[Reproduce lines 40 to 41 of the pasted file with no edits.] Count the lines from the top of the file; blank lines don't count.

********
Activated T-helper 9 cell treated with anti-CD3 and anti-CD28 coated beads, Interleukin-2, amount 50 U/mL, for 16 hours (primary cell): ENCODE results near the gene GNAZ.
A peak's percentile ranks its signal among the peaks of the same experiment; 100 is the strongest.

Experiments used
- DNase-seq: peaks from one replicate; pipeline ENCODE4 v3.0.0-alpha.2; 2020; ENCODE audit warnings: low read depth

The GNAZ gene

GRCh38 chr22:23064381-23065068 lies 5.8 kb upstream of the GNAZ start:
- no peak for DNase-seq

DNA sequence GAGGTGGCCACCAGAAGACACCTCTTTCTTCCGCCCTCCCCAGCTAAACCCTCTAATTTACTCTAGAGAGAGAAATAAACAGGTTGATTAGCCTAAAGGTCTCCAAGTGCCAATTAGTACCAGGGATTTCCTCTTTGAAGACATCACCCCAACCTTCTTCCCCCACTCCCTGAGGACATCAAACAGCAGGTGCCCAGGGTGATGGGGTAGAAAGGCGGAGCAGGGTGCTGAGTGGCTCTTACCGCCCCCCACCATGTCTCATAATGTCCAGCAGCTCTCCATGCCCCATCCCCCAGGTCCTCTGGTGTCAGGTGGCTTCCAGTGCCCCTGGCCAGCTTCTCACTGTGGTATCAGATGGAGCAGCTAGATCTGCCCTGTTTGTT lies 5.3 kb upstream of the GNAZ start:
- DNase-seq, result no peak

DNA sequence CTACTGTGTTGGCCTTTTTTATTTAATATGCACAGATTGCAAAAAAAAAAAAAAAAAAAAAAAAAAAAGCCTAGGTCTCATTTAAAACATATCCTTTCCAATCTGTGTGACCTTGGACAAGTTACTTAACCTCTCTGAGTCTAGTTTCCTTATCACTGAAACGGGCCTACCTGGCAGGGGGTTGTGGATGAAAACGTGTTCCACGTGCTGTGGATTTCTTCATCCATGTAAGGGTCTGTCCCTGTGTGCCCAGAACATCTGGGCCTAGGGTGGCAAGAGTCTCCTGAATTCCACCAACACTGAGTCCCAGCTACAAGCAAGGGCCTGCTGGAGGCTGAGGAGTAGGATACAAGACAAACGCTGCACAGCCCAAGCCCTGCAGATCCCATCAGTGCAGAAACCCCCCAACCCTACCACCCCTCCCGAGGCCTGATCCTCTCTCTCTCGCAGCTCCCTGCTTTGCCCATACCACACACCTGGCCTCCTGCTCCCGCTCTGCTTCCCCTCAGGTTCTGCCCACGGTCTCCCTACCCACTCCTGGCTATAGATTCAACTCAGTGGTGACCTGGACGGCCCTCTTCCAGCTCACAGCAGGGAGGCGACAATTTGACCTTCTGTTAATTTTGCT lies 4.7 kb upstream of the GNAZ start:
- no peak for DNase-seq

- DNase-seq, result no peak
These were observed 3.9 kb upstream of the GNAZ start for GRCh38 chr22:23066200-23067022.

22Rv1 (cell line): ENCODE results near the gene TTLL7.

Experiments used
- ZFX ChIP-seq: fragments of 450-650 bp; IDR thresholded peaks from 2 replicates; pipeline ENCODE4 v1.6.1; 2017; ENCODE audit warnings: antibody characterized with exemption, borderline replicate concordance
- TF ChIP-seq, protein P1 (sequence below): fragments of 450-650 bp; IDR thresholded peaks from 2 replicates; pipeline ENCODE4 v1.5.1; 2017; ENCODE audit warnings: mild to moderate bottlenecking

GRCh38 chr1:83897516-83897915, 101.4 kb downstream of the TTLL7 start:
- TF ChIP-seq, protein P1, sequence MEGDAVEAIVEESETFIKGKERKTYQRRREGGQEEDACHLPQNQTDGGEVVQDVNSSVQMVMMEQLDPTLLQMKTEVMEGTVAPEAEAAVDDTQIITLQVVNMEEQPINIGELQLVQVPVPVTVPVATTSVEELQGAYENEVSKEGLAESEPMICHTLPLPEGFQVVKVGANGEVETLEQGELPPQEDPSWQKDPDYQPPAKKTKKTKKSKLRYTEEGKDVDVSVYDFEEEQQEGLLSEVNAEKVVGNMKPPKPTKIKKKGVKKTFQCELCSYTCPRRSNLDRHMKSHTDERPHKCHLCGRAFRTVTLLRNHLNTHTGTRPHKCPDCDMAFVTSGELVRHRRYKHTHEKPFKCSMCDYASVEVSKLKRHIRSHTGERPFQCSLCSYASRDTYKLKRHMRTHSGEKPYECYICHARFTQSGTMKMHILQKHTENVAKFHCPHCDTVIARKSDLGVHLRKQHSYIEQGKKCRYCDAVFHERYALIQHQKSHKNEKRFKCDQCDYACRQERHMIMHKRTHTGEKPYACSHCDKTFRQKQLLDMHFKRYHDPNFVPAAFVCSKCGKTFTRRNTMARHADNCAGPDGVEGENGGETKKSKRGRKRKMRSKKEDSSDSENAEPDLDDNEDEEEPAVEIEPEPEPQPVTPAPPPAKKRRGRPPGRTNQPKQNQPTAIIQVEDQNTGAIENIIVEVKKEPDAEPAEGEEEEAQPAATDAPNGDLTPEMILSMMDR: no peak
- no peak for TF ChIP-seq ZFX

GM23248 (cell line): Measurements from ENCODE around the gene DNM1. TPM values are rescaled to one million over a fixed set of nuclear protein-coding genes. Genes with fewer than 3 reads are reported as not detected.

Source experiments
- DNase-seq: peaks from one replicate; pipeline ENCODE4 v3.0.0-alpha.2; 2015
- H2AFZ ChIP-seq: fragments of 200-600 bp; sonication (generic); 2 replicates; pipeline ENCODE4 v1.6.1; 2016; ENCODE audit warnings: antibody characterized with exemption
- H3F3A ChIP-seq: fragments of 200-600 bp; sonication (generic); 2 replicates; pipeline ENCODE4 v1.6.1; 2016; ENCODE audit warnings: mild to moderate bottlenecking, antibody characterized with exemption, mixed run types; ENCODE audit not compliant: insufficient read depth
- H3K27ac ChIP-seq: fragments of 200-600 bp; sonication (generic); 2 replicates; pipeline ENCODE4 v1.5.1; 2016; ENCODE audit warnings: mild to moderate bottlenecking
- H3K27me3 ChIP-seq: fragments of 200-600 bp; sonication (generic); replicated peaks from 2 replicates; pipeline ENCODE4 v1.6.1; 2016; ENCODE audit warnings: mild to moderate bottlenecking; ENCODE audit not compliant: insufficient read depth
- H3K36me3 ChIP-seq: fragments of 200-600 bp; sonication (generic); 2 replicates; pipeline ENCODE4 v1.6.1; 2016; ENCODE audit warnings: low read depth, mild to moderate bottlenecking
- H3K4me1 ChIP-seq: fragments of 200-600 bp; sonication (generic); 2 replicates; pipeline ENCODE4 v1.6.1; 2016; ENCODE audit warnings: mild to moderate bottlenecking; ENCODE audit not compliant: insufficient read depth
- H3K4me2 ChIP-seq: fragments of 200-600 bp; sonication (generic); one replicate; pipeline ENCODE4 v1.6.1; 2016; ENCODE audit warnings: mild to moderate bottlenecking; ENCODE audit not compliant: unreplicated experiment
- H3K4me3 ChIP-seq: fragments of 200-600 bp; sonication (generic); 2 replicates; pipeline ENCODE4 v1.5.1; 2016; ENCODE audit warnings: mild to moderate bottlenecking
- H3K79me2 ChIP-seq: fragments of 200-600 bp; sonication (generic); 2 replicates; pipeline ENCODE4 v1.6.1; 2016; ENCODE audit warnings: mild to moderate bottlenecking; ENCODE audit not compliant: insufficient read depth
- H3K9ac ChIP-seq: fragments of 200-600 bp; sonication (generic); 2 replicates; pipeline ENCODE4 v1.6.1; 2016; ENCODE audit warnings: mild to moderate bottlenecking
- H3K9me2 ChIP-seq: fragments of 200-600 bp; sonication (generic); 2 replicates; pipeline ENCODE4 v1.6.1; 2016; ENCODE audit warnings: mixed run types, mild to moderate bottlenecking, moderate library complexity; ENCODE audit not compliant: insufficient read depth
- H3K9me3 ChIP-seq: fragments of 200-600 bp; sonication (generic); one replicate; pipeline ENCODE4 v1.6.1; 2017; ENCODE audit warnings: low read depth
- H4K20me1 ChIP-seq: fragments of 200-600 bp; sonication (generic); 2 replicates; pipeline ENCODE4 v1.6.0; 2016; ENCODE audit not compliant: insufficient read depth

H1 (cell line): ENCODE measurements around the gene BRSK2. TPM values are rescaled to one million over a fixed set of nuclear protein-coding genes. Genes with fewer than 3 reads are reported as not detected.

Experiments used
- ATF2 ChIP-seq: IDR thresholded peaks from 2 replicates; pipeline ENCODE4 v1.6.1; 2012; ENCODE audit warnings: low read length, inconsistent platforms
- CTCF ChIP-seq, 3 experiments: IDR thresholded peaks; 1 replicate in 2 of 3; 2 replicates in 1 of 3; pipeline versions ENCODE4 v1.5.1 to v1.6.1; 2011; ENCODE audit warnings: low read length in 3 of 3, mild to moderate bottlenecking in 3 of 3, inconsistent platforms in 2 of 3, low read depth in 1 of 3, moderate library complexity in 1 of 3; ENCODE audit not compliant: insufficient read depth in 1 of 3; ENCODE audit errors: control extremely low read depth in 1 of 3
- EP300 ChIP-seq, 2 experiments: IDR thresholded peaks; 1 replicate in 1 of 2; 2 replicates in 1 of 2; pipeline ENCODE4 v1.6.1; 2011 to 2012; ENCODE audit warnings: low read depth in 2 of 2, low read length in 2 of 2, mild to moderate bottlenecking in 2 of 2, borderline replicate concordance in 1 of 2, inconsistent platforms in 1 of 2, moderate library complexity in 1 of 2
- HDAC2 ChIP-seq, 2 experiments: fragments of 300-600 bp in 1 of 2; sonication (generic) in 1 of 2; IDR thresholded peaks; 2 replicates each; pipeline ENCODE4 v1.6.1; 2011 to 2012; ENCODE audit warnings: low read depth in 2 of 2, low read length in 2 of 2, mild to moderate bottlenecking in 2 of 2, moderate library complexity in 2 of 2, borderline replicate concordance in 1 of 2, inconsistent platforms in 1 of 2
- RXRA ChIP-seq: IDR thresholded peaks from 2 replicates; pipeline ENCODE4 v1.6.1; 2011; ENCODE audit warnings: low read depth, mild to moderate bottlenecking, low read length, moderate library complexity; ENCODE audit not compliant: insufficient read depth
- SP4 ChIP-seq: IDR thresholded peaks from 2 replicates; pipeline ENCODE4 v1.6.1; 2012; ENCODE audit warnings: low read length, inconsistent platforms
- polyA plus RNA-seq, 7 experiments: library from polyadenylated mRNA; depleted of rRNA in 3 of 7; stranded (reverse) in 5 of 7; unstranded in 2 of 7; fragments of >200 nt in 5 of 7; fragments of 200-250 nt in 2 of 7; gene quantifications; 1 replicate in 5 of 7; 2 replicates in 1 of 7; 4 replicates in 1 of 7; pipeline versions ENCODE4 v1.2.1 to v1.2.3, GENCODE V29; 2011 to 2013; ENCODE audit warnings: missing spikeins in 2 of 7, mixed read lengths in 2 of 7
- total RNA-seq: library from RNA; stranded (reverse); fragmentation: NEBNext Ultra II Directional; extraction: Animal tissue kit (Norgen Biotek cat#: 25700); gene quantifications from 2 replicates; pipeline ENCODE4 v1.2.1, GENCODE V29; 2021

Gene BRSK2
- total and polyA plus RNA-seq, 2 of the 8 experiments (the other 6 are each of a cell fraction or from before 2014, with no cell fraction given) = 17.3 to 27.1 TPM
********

- CTCF ChIP-seq, 3 experiments: IDR thresholded peaks; 1 replicate in 2 of 3; 2 replicates in 1 of 3; pipeline versions ENCODE4 v1.5.1 to v1.6.1; 2011; ENCODE audit warnings: low read length in 3 of 3, mild to moderate bottlenecking in 3 of 3, inconsistent platforms in 2 of 3, low read depth in 1 of 3, moderate library complexity in 1 of 3; ENCODE audit not compliant: insufficient read depth in 1 of 3; ENCODE audit errors: control extremely low read depth in 1 of 3
- EP300 ChIP-seq, 2 experiments: IDR thresholded peaks; 1 replicate in 1 of 2; 2 replicates in 1 of 2; pipeline ENCODE4 v1.6.1; 2011 to 2012; ENCODE audit warnings: low read depth in 2 of 2, low read length in 2 of 2, mild to moderate bottlenecking in 2 of 2, borderline replicate concordance in 1 of 2, inconsistent platforms in 1 of 2, moderate library complexity in 1 of 2